Evaluation of healthcare workers' and students' knowledge levels about infections transmitted by blood and body fluids, infection control measures, exposure frequencies and serological and hepatitis B vaccination status = Saǧlik Çalışanları ve öǧrencilerin kan ve vücut sıvılarıyla bulşan enfeksiyonlar, enfeksiyon kontrol önlemleri hakkındaki bilgi düzeyleri, temas sıklıkları, serolojik durumları ve hepatit B aşilanma durumlarnin degerlendirilmesi

Çelik, Y., Akduman, D. and Kiran, S. (2010) Evaluation of healthcare workers' and students' knowledge levels about infections transmitted by blood and body fluids, infection control measures, exposure frequencies and serological and hepatitis B vaccination status = Saǧlik Çalışanları ve öǧrencilerin kan ve vücut sıvılarıyla bulşan enfeksiyonlar, enfeksiyon kontrol önlemleri hakkındaki bilgi düzeyleri, temas sıklıkları, serolojik durumları ve hepatit B aşilanma durumlarnin degerlendirilmesi. Turkiye Klinikleri Journal of Medical Sciences, 30(4), pp. 1246-1255. (doi: 10.5336/medsci.2009-13735)

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Abstract

Objective: Evaluation of healthcare workers', medical and nursing students' knowledge levels about infections transmitted by blood and body fluids, infection control measures, exposure frequencies and serological and hepatitis B vaccination status. Material and Methods: The study was cross-sectional and conducted in Karaelmas University Teaching and Research Hospital Zonguldak, Turkey. Data were collected by questionnaires. The study included 445 subjects (131 medical students [MS], 34 nursing students [NS], 280 healthcare workers). Results: Mean age was 25.5+5.4. Mean knowledge level scores (MKLS) increased with age and education level (p=0.001). Doctors had highest MKLS. MKLS of medical students working in clinics was higher than NS (p=0.001) and NS had higher MKLS than preclinical MS (p=0.001). Subjects who received in-service training on bloodborne infections and infection control precautions had higher MKLS than persons who did not (p=0.001). Blood and body fluid exposure frequency was 54%. Exposed subjects had higher MKLS than unexposed ones (p=0.001). Exposure frequency was higher in subjects who wanted to get training on bloodborne infections and infection control measures than subjects who did not (Chi square: 14.92 p=0.0001). Needle-stick injury was declared to be the most common exposure cause. Post-exposure reporting rate to the infectious diseases clinic was 27.3% and mean postexposure follow up duration was 2.9+2.3 months. The highest exposure rate was detected in the emergency department (76.3%), and the lowest rate was detected in dialysis unit (37.1%). Hepatitis B vaccination rate was 71.9%. The most frequent reason for nonvaccination was not having time. Anti HCV positivity was detected in 1.2% and inactive HBsAg carrier state was detected in 1.5% of healthcare workers. Conclusion: Exposure to blood and body secretions can be reduced by educating healthcare workers, increasing adherence to infection control measures, administrative support, and reporting exposures. Knowledge levels of workers should be tested to evaluate current policies. Seronegative workers should get hepatitis B vaccination.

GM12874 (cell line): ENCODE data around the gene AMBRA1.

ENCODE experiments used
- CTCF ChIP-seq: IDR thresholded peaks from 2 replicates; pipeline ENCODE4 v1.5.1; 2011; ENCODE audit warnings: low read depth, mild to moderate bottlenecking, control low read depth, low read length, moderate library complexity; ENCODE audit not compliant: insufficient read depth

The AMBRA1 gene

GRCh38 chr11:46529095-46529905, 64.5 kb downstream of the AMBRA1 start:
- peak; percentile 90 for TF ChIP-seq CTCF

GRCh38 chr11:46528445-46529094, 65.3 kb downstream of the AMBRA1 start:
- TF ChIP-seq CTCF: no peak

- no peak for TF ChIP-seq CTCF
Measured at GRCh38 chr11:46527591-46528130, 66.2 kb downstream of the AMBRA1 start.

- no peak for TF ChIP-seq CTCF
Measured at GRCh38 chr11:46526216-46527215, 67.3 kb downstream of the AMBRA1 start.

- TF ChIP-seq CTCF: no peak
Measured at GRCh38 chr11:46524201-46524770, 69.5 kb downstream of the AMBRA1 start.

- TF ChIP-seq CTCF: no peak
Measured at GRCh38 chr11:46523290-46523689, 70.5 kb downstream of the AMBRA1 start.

Item Type:Articles
Status:Published
Refereed:Yes
Glasgow Author(s) Enlighten ID:Kiran, Professor Sibel
Authors: Çelik, Y., Akduman, D., and Kiran, S.
College/School:College of Medical Veterinary and Life Sciences > Institute of Health and Wellbeing > Public Health
Journal Name:Turkiye Klinikleri Journal of Medical Sciences
Publisher:Turkiye Klinikleri
ISSN:1300-0292

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